Record: 60-91. Pace: 64-98. Change on last season: -5.
Hinch/Gibson W%: .392/.403
Memo to the Rockies. The next time you leave Denver, might want to remind your traveling secretary to pack a few boxes of those high-altitude Rawlings baseballs you appear to use at Coors. Because when Joe Saunders holds you to one run in eight innings... Well, draw your own conclusions. Nothing quite like slamming a nail into the coffin of another team's playoff aspirations. There's some really good TV shows on - we watched the first episode of The Event this evening, and it looks like a keeper. Colorado fans are welcome to join us in Arizona, enjoying the fall schedule, because it doesn't look like the post-season will be of much interest to them.
Details after the jump.
Well, details such as they are. I can provide you with a detailed review of Salt if you want? Actually, there were some similarities between that movie and tonight's game, in that both feature someone pretending to be other than they were. Salt has a CIA agent, who may be pretending to be a Russian operative, while the Rockies are a baseball team, who may be pretending to be a playoff contender. Saunders held them to six hits over eight innings of walk, and held them scoreless until an RBI single in the eighth broke up the shutout bid. He allowed no walks and struck out seven, throwing a total of 113 pitches, reducing his ERA to 4.46.
Colorado had very few scoring chances over the entire evening: just two at-bats with runners in scoring position. Saunders faced the minimum number of Rockies through the first three innings, and was then spotted a three-run advantage in the bottom half of the third. The fourth did see Colorado try to fight back, getting the tying run to the plate after CarGon doubled and TroyBoy was hit by a Saunders pitch - an act that helped cause an inexplicable official warning to both teams from the umpires. I guess we didn't get the official league memo stating that we're just supposed to groove pitches over the middle of the plate to the Big Tool.
Still, Saunders got the third out, and the next time the Rockies got anyone into scoring position, it was the eighth inning. They did put a run on the board - our favorite outfielder, Ryan Spilborghs, coming off the bench (which meant he didn't have to patrol right-field!) to drive it in. While that got the tying run to the plate with no-one out for Colorado, they couldn't do anything, Carlos Gonzalez angrily smashing his bat after striking out swinging to end the inning. "We were making it a lot easier on him because we were swinging at bad pitches," bleated Gonzalez after the game. Er, Carlos: if you swing at it and come up empty, it isn't a bad pitch.
Admittedly, we didn't have an enormous amount more of success offensively - exactly the same number of hits, six, and walks, one, as the Rockies. However, we did have more at-bats with RISP (eight), and did a better job of grouping the hits. Half of them came in the third inning, where the Diamondbacks runs occurred, and it all happened with two outs. Stephen Drew singled, stole second, and Ryan Roberts drove him in with a double. Kelly Johnson followed up with his 23rd home-run of the season, a 381 ft. shot to left. His OPS of .845 trails only Dan Uggla among second-baseman in the NL.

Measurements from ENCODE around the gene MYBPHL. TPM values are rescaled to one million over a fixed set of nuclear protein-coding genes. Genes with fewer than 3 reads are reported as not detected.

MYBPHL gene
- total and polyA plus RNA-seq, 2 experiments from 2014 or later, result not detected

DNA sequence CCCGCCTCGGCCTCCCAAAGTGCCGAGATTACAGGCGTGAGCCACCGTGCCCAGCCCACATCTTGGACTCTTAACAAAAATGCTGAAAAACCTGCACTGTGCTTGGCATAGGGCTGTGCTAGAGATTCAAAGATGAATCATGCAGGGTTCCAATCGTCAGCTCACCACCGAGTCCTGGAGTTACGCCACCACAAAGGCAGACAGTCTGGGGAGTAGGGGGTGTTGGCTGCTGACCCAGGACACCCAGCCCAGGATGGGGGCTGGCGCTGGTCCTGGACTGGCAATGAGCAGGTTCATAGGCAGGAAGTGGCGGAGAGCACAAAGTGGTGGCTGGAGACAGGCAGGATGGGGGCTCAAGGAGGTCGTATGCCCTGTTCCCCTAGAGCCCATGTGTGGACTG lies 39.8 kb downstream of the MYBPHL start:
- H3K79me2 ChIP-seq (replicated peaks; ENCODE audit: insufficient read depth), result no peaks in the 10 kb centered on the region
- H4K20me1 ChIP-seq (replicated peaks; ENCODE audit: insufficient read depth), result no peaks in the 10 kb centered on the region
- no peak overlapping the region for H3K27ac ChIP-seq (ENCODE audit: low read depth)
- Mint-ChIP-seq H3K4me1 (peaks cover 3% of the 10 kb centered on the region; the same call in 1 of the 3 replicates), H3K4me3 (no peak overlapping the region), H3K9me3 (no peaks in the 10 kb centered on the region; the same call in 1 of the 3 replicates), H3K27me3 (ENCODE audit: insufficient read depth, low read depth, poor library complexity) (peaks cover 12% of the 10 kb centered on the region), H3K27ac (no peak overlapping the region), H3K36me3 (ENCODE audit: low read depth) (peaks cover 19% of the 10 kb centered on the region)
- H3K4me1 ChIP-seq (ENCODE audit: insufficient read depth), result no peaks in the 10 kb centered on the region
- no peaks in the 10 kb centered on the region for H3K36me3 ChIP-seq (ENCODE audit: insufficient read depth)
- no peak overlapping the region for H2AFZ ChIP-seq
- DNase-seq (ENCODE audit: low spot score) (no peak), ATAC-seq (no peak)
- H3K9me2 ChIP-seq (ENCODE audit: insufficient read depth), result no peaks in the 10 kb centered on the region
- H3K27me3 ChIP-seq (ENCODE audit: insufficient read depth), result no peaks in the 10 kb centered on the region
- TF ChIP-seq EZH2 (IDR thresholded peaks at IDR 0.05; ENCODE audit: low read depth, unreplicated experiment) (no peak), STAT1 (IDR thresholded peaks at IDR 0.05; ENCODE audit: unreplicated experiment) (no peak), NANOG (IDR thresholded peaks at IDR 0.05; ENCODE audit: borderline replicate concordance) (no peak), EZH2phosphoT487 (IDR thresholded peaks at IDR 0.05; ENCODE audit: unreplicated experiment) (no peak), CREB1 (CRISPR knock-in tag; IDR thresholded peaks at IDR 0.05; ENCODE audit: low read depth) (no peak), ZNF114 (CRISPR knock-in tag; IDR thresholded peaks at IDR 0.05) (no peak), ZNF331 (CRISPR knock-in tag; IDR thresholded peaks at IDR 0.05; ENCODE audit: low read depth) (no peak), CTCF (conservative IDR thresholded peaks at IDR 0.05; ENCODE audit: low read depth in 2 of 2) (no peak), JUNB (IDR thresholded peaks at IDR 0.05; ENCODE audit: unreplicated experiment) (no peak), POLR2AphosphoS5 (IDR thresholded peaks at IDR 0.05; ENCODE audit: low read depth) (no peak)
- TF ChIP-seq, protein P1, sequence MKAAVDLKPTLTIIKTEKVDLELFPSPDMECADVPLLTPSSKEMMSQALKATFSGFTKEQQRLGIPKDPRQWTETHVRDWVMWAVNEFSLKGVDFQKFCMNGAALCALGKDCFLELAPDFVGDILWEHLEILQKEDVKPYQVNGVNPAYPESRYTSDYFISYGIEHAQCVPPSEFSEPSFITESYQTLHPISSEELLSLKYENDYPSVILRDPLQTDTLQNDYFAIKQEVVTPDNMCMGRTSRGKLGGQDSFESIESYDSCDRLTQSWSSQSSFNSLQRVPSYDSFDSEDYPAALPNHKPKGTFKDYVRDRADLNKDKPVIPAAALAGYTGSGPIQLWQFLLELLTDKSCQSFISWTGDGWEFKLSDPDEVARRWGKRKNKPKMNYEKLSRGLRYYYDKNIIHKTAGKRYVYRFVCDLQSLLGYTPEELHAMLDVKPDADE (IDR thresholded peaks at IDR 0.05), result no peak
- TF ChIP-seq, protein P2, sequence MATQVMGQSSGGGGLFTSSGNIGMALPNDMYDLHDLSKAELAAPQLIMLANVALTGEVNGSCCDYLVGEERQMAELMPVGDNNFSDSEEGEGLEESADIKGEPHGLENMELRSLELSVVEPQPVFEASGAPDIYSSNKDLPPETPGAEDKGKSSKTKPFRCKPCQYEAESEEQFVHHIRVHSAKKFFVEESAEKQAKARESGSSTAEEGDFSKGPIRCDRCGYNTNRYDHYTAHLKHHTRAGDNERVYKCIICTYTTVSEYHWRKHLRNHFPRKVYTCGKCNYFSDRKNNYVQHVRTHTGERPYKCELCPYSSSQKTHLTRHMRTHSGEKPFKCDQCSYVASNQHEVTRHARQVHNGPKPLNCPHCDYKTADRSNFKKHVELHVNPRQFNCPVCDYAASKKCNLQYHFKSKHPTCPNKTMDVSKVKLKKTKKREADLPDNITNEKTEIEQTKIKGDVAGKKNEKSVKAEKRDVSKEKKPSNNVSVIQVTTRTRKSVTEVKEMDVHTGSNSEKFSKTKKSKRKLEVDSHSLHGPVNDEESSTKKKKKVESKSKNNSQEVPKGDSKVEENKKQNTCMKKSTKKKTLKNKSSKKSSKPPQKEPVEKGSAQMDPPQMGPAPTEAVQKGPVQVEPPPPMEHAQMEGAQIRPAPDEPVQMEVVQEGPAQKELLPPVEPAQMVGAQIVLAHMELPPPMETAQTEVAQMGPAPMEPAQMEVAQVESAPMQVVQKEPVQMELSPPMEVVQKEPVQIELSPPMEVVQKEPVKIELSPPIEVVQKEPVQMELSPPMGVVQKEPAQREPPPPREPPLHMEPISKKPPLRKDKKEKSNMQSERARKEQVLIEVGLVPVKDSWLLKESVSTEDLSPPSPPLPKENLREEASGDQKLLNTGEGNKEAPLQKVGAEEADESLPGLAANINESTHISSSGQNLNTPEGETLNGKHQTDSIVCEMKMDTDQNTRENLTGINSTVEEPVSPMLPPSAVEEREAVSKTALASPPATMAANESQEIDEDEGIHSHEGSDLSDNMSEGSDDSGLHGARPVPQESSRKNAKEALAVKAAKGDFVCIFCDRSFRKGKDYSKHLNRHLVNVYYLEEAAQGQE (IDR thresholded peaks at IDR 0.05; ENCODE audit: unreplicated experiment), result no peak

And, after much talk, The Record was finally set in the seventh inning this evening, when Adam LaRoche struck out swinging to end the frame. That gave the Diamondbacks 1,400 strikeouts for the year, breaking the all-time single-season record by a team, set by the Brewers in 2001. I liked Cap'n Kirk's comment on the record after the game: "If we struck out that many times and we are in first place, nobody would care. That is not the case, but that is not the reason why we are where we are at. It is one of many reasons." We'll have more on the strikeouts tomorrow, and whether they "matter" or not.
Juan Gutierrez notched his 11th save of the season, closing out the ninth with a 1-2-3 inning, to complete what could be a potentially lethal blow to the Rockies, given both the Giants and Padres won this evening. Here's to inflicting more Rocky Mountain Aiiiiiiiii's on them tomorrow.
[Click to enlarge, at fangraphs.com]
Master of his domain: Joe Saunder, +38.3%
Honorable mention: Kelly Johnson, +14.4%
God-emperor of suck: Miguel Montero, -6.6%
soco was the most prolific commentor of the evening, getting past three figures, while DbacksSkins came up just short [insert obvious comment there], and third place went to frubio. Also taking part: Dallas D'Back Fan, Jim McLennan, hotclaws, NASCARbernet, pygalgia, Clefo, Turambar, Rockkstarr12, Husk, jonny-yuma, 4 Corners Fan, Azreous, kishi, AJforAZ, jinnah, themysticalone, marionette and snakecharmer. soco was a contender for Comment of the Night, but I haven't seen The Music Man, so he loses out to a less intellectual comment - from johnny-yuma, on why the Batglove hasn't been adopted leaguewide yet: